Greetings from the heart of Snowmageddon! And welcome to a hidden pitfall of working from home (been doing freelance editorial stuff for McGraw-Hill, and I kind of love it): no excuse not to work even when everyone else has a snow day. Oh wells.
The Somnambulist, Jonathan Barnes: One of the first fellow-bookseller recs I received when I started working at Watermark in, uhm, March 2008. The perils of the front list! For the first few hundred pages I kept worrying I was reading the wrong book after all--I was waiting for two characters to show up who didn't till very near the end--which anxiety messed with my enjoyment of the tale of a bit. You won't have that problem: you'll just rollick through a Holmesian, Poe-esque, relentlessly tongue-in-cheek murder mystery about an no-longer-young magician-detective; his hulking, silent, impervious, only-milk-drinking assistant (the Somnambulist of the title); circus freaks, secret agents, assassins, and Coleridge cults, all tied together by an enigmatic narrator who admits outright he plans to lie at times. Quite fun.
Flannery, Brad Gooch: More informative than enlightening. But really, as long as you quote her, it's impossible to write a bad biography of Flannery O'Connor, right?
Missing You, Metropolis: Poems, Gary Jackson: I won this in an Twitter contest in re: literary superheroes!!! Courtesy of the always fascinating Graywolf Press and my superheroine alter ego, The Editrix, pictured herewith:
[Note phalanx of red pens, and first edition Elements of Style. Not pictured: feline sidekick, The Independent Claws.] The book's a first collection by a poet from Topeka (Kansas--another connection! Though my only Topeka experience is field trips to the State Capitol. Look up our mural of John Brown: it is CRAZY SAUCE), strung together with comic-book ruminations, kind of a Midwestern, African-American Fortress of Solitude. It also reminds me of Krypton Nights, the (now sadly out of print) first collection by a poetry guru of mine, Bryan Dietrich. I think there's a strong argument to be made that the DC/Marvel universe is as important a source of shared experience and metaphor for our culture as, say, Homer was for the ancients: comic books are where our modern myths are created and revised.
Mr. Toppit, Charles Elton: Another Twitter score, sort of--went to my first-ever invited-as-a-book-blogger publisher-sponsored happy hour towards the end of last month (I skipped D&D for it! HUGE!!), at the charming and gracious behest of Other Press. Who, I'll have you know, published TWO of my favorites of the year: The Origin of Species (Nino Ricci) and Sarah Bakewell's brilliant Montaigne bio How to Live. The event was a great time, got me thinking more about expanding readership and reach and influence or whatever of this blog...and I totally forgot to pick up a copy of this novel, which I'd heard good things about. Luckily, Ms. Terrie Akers was kind enough to send it out, with impressive turnaround. Thanks!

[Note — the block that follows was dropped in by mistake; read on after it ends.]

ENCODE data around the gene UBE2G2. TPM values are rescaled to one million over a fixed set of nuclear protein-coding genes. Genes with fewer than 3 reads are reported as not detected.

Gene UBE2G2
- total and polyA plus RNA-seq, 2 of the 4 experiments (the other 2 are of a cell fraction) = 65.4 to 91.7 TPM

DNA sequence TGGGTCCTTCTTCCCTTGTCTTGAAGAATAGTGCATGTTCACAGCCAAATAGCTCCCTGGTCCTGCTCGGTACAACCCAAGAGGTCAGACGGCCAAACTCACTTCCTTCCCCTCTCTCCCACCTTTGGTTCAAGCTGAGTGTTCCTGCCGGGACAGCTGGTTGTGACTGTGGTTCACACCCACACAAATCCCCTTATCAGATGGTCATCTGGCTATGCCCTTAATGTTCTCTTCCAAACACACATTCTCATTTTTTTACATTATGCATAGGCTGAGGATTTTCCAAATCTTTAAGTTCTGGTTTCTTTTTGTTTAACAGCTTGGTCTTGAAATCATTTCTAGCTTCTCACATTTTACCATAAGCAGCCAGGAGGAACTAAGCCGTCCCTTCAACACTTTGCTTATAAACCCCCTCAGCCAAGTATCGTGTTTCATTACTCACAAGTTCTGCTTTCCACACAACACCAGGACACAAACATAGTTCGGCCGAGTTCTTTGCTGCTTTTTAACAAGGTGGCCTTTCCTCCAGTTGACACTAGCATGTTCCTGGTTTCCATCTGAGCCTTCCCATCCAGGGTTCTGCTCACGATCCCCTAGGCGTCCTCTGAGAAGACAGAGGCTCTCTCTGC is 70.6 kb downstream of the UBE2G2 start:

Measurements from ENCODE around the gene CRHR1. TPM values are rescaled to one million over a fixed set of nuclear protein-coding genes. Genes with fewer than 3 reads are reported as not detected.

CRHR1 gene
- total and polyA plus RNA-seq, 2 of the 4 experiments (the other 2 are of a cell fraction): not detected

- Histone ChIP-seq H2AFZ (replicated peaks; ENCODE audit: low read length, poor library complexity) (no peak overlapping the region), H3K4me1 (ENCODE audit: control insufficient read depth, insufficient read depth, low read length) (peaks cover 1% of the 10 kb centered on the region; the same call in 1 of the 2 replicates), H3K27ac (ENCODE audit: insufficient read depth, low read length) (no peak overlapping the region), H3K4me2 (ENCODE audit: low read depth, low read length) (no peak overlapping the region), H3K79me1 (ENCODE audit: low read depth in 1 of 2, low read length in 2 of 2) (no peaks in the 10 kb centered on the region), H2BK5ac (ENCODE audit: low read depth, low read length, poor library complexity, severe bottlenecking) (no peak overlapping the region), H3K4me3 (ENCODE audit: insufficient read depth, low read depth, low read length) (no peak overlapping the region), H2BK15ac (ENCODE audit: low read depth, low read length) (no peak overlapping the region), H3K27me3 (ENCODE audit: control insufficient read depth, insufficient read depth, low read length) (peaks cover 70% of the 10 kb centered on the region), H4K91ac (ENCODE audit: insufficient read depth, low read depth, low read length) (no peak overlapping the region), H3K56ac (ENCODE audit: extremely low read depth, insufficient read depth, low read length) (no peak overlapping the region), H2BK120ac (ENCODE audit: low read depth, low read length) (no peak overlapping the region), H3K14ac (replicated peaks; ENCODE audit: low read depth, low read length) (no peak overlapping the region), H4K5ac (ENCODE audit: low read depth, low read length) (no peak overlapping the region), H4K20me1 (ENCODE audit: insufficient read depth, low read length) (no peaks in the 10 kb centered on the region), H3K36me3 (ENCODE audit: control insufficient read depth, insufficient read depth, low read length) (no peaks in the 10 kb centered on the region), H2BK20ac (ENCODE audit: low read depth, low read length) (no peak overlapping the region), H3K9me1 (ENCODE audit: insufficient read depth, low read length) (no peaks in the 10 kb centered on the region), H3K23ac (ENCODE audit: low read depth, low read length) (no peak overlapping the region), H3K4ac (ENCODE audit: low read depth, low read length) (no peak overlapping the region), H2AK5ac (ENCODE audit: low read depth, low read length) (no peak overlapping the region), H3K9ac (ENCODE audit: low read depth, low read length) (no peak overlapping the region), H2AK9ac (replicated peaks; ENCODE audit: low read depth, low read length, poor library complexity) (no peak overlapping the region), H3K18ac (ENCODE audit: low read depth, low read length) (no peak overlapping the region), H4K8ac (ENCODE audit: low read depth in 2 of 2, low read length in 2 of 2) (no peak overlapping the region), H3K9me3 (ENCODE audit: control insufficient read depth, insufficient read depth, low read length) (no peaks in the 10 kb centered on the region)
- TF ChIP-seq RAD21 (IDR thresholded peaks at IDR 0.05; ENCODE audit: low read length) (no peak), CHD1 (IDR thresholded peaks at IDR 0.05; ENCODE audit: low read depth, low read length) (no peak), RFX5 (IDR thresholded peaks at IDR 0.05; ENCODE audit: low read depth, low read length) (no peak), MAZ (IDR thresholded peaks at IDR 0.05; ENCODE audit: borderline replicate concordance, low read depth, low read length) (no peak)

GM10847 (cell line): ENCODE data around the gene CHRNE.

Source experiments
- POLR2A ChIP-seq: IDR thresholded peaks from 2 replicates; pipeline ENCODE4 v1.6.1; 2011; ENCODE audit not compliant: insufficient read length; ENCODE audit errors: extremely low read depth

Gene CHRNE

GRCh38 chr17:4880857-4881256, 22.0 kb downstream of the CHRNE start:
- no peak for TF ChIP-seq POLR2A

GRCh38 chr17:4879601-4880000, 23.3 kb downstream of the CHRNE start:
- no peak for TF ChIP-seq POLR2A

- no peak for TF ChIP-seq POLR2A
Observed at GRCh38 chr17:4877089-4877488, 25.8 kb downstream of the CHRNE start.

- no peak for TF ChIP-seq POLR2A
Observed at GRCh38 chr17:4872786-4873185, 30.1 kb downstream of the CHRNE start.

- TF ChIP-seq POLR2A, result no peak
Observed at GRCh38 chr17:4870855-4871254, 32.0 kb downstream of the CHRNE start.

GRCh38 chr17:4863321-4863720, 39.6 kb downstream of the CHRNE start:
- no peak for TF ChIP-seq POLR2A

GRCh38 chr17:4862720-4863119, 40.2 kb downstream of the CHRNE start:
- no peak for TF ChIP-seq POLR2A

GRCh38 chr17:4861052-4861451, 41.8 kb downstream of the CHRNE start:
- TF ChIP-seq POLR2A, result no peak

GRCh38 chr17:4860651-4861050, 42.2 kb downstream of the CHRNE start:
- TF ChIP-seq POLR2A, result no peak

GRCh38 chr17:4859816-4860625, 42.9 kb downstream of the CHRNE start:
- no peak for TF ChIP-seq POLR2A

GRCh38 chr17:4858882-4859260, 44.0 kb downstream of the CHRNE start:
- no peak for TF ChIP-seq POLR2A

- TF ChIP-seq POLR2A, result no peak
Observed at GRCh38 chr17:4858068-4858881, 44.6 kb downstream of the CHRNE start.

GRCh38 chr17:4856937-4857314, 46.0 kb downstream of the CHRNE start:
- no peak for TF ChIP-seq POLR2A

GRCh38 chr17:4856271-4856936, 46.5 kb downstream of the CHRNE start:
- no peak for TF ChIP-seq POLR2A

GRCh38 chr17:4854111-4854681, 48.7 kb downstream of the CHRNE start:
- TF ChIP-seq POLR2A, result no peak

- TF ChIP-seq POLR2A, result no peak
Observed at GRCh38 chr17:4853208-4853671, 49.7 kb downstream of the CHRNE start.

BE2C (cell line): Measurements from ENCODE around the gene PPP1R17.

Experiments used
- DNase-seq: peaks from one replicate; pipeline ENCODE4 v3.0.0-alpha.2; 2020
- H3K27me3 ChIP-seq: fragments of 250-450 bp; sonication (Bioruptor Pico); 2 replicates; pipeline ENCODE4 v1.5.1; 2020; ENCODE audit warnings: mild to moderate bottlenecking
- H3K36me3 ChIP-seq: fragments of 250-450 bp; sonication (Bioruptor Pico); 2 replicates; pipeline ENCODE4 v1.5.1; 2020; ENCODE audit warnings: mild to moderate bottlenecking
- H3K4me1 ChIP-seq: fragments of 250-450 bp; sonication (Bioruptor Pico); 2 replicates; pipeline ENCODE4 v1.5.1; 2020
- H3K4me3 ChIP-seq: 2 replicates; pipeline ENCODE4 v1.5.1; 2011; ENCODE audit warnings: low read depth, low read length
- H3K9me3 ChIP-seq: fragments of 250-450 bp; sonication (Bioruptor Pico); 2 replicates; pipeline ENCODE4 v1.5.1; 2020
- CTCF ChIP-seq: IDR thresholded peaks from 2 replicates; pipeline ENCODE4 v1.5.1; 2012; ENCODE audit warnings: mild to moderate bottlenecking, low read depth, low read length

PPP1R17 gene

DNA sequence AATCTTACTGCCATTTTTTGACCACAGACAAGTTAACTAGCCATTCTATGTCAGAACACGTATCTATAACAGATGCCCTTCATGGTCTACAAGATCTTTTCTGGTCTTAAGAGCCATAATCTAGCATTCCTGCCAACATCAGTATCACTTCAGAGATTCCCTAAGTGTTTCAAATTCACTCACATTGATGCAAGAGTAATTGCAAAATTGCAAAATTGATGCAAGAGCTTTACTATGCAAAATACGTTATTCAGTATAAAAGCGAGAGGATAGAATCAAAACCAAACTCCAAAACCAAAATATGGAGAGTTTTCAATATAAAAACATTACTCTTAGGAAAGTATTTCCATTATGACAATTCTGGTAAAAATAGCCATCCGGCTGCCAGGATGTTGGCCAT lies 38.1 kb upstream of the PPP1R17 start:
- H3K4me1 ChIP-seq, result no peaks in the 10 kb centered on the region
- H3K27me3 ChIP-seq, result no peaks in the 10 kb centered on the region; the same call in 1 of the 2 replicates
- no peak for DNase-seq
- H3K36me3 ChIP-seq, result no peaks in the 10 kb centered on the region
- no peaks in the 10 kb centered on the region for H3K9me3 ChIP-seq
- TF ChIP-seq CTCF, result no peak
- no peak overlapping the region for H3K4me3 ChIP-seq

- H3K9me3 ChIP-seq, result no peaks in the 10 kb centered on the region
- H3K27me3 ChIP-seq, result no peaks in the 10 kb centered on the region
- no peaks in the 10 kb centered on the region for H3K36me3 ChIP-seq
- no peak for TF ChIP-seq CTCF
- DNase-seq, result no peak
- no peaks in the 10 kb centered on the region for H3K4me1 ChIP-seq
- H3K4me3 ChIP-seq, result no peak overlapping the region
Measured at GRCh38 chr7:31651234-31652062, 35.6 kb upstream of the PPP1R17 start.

(OK, one more side note: "Charles Elton" is just a straight-up Austen-character name, isn't it? I love it.)
Mr. Toppit--another winner. Hooked me with the first line: "And out of the Darkwood Mr. Toppit comes, and he comes not for you, or for me, but for all of us." EEK! It's the last line of what turns out to be the last book in "The Hayseed Chronicles," a series of Narnia-esque children's books that languish in obscurity until their British author, hit by a car, spends his dying moments with an American tourist adrift in her own life, who latches onto the books--and the man's family--and single-handedly creates a posthumous frenzy, turning the books into classics, their mysterious, sinister antagonist, Mr. Toppit, into a cultural icon. The author's son Luke, transmuted into the books as the main character, grows up twisted by his perceived notoriety; his older sister is similarly warped by the Chronicles' omission of her existence. It's a wonderful, dark story about stories, about the sometimes sick but inevitable feedback loop between books and life. And Elton does a marvelous job constructing the book's nesting flashbacks and revelations, both in the reality of the Haymans and the fiction of the Hayseeds--we read just enough of the Chronicles' weird and menacing prose to want to read them all, and at the same time to feel that we've read them before. I think Mr. Toppit deserves all the praise and exposure lavished upon the seriously disappointing The Magicians: better written, better plotted, infinitely more heartbreaking (and yes, wickedly humorous at times, as all the best dark books are).
Over Sea, Under Stone, Susan Cooper: Again, a fitting follow-up--a real beloved, dark children's classic. No clue how I missed the Dark is Rising sequence in my Narnia-and-Prydain days. I'm told that the conventional wisdom is actually to skip this one and head straight to the eponymous #2, and I can see why (this book is OBSESSED with logistics and maps and directions, which I am constitutionally incapable of following), but oh well, I'm a completist, and here at least I've been introduced to the Arthurian good-vs.-evil struggle that I presume makes up the narrative arc of the next four books.
See you next year.